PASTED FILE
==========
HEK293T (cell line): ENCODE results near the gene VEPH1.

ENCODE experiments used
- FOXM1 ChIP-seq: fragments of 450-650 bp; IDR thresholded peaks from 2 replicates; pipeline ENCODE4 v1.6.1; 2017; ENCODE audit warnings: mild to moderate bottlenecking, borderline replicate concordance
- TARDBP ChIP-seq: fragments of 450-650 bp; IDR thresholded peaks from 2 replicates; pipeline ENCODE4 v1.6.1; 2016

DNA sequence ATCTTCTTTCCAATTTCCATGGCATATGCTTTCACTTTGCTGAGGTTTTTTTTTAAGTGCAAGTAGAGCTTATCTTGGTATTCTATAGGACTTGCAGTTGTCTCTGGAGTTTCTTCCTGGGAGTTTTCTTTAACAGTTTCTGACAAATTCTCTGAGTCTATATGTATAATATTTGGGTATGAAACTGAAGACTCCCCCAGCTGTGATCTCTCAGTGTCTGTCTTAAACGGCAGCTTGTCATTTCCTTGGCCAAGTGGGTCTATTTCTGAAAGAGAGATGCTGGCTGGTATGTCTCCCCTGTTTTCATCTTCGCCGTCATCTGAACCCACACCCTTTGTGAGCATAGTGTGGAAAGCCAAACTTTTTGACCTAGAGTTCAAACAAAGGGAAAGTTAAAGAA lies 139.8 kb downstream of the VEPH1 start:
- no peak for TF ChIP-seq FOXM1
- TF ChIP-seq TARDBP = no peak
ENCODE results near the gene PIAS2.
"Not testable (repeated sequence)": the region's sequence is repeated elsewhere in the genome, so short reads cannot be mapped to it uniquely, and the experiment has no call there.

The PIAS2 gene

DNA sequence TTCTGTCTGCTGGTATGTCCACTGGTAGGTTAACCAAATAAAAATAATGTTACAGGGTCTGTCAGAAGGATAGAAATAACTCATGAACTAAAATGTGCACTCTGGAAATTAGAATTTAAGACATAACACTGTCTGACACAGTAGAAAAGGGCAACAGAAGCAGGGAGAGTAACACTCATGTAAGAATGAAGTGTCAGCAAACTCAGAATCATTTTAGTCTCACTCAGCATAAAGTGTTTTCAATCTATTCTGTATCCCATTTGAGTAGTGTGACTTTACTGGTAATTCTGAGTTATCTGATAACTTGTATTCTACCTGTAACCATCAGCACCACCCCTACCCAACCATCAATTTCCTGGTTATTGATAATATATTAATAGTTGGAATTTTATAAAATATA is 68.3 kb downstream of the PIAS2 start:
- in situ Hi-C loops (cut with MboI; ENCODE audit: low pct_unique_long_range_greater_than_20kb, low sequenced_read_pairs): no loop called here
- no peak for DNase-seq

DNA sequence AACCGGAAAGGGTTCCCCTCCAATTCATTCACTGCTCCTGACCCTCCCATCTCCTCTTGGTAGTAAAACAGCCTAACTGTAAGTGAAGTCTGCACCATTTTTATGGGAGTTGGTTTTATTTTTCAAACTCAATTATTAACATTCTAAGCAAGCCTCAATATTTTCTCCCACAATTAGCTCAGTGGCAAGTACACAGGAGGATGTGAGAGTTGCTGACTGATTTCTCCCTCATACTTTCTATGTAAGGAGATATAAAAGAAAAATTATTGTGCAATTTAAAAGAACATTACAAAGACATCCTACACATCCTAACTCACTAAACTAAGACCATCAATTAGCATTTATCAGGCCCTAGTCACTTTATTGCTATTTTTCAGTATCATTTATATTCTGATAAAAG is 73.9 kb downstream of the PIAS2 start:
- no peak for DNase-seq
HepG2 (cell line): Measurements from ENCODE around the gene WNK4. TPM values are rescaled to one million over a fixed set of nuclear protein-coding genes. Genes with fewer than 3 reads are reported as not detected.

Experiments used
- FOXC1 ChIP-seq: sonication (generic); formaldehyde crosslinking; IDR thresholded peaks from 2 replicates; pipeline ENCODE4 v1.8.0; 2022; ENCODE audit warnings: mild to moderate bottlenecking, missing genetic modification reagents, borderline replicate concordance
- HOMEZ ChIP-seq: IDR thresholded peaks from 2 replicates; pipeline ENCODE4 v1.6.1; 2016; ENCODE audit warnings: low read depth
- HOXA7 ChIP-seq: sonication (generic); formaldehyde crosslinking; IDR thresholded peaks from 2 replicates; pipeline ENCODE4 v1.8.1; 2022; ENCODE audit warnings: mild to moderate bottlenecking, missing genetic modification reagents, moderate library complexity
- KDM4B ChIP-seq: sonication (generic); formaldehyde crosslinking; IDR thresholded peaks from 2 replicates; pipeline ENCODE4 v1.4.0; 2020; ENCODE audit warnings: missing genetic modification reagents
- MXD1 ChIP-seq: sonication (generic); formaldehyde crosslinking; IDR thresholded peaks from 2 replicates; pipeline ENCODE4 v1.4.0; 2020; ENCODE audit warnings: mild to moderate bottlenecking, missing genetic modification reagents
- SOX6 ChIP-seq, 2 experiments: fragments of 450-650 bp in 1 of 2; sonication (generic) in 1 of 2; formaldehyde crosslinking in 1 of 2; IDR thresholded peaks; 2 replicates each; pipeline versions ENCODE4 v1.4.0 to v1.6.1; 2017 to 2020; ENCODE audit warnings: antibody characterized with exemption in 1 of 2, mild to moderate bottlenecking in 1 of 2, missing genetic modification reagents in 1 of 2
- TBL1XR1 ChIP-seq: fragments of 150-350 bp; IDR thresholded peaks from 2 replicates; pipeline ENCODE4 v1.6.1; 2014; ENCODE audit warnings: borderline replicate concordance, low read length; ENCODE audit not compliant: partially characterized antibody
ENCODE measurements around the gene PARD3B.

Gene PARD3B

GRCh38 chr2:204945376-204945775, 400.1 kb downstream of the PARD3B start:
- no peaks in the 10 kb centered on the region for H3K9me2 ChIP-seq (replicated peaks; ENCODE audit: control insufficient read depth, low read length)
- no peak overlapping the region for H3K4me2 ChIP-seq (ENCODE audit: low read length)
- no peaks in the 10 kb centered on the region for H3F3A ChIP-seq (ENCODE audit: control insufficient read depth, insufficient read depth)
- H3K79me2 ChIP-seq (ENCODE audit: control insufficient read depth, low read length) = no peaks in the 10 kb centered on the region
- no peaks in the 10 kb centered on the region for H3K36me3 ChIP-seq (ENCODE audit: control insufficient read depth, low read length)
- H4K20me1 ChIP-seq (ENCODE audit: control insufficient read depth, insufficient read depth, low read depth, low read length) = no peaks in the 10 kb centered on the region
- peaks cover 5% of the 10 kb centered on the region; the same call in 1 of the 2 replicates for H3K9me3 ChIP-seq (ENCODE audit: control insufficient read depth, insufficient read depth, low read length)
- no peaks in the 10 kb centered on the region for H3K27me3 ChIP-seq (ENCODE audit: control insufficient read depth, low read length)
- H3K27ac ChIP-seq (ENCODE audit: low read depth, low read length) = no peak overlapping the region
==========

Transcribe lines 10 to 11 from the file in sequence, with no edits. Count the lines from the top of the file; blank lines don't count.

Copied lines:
The PIAS2 gene

DNA sequence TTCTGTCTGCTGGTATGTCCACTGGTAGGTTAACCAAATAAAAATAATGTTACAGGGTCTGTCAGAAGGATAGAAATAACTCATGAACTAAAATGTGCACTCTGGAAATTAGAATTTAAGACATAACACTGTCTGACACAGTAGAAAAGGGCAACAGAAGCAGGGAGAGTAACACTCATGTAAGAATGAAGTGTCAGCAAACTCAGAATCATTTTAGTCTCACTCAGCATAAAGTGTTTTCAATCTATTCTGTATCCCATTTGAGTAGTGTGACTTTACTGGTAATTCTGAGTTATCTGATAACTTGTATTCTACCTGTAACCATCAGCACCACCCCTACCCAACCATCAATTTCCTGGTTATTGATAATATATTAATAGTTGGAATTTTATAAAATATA is 68.3 kb downstream of the PIAS2 start: